The proportion of freelancers reporting mental health issues has risen by over 200 per cent during the pandemic – from 6 per cent of all freelancers reporting poor mental health, to 20 per cent. More than half of all freelancers (52%) also said their mental health had deteriorated during the pandemic.
Of the freelancers who reported having poor mental health, nearly three out of four (71%) said this manifested itself in anxiety or depression. More than two thirds (69%) of those with poor mental health also said they had had an increase in negative thoughts. Another 77 per cent said they had reduced energy levels while 71 per cent said they had difficulty sleeping. This translates to at least one in seven (14%) of all freelancers experiencing depression, anxiety, trouble sleeping and/or an increase in negative thoughts.
The impact of this deterioration in mental health often seems to run into freelancers’ work, too. Of those freelancers who reported poor mental health, three out of five (61%) said they had struggled to concentrate on work, 60 per cent said they had experienced reduced productivity and one in seven (14%) even reported having to delay or cancel projects.
A key factor in the rise in mental health problems among freelancers seems to be the financial damage of the pandemic. Three out of five freelancers (60%) said the pandemic had had a negative impact on their businesses.
Lack of government support may also have played a part as more limited company directors (who were excluded from the SEISS grant scheme) reported a deterioration in their mental health than sole traders: 62 per cent compared to 54 per cent respectively.
Freelancers reported that their top five strategies for improving their mental health were exercising outdoors or at home (65%), adopting a healthy diet (48%), trying to get enough sleep (46%), spending time on hobbies and entertainment (46%) and sharing their thoughts and feelings with others (27%).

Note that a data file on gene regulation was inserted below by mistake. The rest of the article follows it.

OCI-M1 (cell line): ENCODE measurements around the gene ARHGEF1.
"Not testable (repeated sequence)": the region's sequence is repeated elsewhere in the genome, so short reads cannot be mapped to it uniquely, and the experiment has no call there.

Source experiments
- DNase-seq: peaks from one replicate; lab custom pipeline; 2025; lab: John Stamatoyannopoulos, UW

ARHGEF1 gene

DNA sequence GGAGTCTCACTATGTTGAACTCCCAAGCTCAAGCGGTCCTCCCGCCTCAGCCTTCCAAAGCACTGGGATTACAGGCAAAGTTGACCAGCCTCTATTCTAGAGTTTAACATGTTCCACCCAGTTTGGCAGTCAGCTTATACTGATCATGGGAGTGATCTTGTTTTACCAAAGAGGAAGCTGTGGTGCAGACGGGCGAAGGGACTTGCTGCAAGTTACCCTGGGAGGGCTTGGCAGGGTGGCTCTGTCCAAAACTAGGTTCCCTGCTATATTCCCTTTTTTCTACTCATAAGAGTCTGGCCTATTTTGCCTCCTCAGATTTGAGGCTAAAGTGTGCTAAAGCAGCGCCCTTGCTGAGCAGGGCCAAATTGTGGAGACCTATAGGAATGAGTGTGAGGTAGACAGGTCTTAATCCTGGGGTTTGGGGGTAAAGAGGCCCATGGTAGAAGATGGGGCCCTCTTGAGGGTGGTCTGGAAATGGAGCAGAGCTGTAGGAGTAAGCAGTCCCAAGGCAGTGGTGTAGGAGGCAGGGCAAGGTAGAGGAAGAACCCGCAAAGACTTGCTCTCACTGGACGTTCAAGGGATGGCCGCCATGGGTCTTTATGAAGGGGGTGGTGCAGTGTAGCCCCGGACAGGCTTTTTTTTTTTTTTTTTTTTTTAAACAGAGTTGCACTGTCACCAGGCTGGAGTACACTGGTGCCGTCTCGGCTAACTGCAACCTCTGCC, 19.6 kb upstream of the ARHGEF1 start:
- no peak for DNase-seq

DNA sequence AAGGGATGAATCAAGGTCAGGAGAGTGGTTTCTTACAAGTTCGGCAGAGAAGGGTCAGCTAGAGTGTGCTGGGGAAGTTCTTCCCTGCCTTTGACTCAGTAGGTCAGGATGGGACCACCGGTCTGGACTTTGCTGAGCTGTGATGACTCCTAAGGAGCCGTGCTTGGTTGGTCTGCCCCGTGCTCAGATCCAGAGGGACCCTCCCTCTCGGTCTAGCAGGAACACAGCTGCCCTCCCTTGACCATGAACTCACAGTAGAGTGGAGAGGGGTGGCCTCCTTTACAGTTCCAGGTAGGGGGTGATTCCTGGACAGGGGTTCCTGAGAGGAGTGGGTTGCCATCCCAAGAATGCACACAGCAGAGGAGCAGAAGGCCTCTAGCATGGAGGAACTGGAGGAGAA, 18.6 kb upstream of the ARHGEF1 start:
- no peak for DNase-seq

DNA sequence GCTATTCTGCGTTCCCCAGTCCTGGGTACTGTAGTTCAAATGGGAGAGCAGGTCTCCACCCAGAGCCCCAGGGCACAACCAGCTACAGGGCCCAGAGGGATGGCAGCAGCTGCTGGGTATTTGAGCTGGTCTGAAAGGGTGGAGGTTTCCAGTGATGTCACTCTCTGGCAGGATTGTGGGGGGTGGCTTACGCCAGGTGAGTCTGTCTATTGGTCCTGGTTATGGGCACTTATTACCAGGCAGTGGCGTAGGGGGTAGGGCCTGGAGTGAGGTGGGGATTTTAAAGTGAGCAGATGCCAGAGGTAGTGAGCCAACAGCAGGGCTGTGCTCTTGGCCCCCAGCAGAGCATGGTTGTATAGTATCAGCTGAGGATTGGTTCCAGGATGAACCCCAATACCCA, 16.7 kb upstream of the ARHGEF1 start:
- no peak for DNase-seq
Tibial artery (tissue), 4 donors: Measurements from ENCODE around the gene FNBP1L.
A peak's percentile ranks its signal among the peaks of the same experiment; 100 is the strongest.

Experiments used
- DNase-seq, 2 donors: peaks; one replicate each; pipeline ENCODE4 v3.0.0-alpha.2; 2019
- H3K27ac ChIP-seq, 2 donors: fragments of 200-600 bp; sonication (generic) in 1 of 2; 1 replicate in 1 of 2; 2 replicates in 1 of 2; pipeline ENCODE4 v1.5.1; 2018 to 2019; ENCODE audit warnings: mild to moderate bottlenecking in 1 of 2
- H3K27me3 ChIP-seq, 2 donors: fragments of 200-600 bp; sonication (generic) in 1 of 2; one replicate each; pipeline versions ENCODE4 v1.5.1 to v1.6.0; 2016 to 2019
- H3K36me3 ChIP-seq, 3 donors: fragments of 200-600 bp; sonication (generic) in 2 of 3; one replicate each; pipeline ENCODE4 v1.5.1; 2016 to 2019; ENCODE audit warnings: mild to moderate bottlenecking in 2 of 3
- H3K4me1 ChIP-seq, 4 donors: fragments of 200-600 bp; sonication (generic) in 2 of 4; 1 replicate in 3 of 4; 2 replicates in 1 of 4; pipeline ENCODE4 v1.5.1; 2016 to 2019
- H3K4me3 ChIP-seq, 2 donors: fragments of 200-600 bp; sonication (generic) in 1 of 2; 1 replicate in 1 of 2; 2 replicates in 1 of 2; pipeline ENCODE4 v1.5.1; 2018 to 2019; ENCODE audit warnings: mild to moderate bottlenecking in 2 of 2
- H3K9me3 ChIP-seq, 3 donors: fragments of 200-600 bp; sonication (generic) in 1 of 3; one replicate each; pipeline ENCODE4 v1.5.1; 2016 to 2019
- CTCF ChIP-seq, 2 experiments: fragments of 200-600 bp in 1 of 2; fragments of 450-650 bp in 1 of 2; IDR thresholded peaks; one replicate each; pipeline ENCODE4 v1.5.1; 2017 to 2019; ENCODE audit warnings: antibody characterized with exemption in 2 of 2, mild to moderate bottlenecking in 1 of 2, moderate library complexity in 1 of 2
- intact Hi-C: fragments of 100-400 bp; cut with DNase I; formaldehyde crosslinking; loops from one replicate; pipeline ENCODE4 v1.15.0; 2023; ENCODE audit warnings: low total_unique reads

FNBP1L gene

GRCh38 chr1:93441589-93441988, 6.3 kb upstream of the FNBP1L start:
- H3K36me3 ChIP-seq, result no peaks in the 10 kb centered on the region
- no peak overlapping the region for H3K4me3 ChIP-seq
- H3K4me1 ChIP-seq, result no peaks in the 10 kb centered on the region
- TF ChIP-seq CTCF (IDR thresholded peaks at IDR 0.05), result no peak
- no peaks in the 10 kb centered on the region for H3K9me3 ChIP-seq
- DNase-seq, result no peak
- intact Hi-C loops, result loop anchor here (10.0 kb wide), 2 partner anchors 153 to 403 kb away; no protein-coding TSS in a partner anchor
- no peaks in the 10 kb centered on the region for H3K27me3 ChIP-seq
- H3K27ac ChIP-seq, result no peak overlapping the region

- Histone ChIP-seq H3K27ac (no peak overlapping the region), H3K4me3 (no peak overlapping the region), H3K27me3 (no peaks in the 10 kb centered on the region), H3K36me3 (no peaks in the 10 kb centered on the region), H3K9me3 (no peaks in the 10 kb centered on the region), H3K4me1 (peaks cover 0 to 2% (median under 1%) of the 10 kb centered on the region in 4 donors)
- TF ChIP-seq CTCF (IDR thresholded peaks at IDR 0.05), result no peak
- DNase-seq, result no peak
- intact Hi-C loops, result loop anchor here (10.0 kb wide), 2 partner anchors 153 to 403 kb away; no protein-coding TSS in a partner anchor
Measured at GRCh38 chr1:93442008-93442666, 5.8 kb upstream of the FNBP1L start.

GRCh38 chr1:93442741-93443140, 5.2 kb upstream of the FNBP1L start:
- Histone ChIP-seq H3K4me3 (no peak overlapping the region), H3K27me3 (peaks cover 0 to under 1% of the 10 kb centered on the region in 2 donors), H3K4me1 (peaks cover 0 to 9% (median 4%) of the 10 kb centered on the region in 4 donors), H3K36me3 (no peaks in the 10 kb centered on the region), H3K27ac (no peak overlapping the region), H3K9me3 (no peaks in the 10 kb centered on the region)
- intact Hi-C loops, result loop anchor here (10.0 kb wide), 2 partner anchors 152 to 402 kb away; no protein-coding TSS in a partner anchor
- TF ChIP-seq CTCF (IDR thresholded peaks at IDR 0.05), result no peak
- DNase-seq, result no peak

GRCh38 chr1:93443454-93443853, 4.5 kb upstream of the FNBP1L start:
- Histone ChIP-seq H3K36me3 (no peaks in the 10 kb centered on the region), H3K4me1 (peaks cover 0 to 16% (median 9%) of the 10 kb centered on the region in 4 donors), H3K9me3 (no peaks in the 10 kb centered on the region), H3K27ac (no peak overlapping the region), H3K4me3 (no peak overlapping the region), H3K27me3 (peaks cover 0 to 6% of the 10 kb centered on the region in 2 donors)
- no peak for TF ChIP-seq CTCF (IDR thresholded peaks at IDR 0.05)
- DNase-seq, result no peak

As well as urging more freelancers to look to these methods to repair their mental health, IPSE has devised four recommendations for government to tackle the mental health crisis among freelancers, including ensuring flexible and fair Covid support as the country emerges from lockdown, mental health support tailored to freelancers, promoting coworking spaces with business rates relief and encouraging clients to support freelancers’ mental health.
Chloé Jepps, Head of Research at IPSE said, “The hidden cost of the pandemic is the toll it has taken on people’s mental health. And for freelancers, who took a disproportionate hit because of their exposed position in the economy, this toll has been particularly high.
“We all know the lockdowns and the sheer tragedy of the pandemic have been bad for mental health across the board, but a 200 per cent increase in poor mental health is shocking evidence of just how exposed the self-employed community is. It is also telling and concerning that the sharpest hit to mental health is among limited company owners, who were largely excluded from support.
“As this research shows, poor mental health not only leads to a rise in conditions such as anxiety and depression; it also leads to problems with freelancers’ work and livelihoods. This is something that both freelancers themselves and government need to address. While freelancers should take time to consider and improve their mental health, government should also raise awareness about this issue and incentivise client businesses to support their freelancers’ mental health needs.”